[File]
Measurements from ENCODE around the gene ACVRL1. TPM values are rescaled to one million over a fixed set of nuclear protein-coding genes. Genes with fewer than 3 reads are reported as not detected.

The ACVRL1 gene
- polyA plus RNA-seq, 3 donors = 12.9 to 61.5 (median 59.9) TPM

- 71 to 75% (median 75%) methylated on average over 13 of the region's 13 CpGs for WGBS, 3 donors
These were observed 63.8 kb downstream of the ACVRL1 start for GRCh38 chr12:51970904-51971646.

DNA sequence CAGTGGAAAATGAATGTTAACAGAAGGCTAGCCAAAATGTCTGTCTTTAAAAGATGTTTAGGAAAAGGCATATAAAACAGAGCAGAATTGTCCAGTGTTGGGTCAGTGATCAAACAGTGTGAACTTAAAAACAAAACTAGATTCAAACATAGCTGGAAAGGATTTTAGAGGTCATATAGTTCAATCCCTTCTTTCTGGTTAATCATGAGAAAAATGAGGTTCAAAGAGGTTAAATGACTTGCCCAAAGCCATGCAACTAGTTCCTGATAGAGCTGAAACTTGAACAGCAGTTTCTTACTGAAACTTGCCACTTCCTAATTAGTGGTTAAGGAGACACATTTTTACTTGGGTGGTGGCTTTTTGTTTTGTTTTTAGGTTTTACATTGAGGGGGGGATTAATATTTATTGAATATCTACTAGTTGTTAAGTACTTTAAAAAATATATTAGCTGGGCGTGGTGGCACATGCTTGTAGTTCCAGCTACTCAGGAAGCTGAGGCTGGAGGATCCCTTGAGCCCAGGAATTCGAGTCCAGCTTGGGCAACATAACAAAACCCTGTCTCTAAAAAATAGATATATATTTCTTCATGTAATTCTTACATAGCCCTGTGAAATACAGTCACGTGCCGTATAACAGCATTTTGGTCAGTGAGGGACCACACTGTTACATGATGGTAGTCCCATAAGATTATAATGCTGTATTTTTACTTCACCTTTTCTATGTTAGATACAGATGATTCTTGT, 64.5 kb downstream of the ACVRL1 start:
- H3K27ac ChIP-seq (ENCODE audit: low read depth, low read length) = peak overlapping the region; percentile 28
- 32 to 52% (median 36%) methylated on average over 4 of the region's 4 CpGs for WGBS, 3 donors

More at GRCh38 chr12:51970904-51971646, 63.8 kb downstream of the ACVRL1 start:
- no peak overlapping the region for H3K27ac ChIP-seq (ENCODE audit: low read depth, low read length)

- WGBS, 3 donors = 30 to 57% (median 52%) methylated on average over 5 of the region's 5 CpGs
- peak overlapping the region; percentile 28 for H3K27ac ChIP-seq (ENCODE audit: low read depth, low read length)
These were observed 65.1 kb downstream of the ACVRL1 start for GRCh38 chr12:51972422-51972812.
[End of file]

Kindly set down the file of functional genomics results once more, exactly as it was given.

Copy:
Measurements from ENCODE around the gene ACVRL1. TPM values are rescaled to one million over a fixed set of nuclear protein-coding genes. Genes with fewer than 3 reads are reported as not detected.

The ACVRL1 gene
- polyA plus RNA-seq, 3 donors = 12.9 to 61.5 (median 59.9) TPM

- 71 to 75% (median 75%) methylated on average over 13 of the region's 13 CpGs for WGBS, 3 donors
These were observed 63.8 kb downstream of the ACVRL1 start for GRCh38 chr12:51970904-51971646.

DNA sequence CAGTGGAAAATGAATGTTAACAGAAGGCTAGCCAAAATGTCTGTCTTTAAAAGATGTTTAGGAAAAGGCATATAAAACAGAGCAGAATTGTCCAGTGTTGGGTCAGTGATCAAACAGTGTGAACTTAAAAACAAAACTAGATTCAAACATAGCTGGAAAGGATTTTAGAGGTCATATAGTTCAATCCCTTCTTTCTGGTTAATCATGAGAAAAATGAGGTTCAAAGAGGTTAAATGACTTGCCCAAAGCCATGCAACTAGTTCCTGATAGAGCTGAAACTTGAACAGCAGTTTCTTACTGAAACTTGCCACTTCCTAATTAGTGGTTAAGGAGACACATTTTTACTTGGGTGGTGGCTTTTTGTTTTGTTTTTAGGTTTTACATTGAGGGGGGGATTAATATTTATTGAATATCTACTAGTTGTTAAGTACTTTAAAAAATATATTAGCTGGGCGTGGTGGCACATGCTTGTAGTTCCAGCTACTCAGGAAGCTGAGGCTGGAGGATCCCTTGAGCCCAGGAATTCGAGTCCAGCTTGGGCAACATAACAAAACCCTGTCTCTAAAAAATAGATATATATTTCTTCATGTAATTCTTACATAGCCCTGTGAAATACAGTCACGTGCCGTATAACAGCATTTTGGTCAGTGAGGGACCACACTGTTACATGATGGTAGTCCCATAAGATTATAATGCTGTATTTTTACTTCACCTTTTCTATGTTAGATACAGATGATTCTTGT, 64.5 kb downstream of the ACVRL1 start:
- H3K27ac ChIP-seq (ENCODE audit: low read depth, low read length) = peak overlapping the region; percentile 28
- 32 to 52% (median 36%) methylated on average over 4 of the region's 4 CpGs for WGBS, 3 donors

More at GRCh38 chr12:51970904-51971646, 63.8 kb downstream of the ACVRL1 start:
- no peak overlapping the region for H3K27ac ChIP-seq (ENCODE audit: low read depth, low read length)

- WGBS, 3 donors = 30 to 57% (median 52%) methylated on average over 5 of the region's 5 CpGs
- peak overlapping the region; percentile 28 for H3K27ac ChIP-seq (ENCODE audit: low read depth, low read length)
These were observed 65.1 kb downstream of the ACVRL1 start for GRCh38 chr12:51972422-51972812.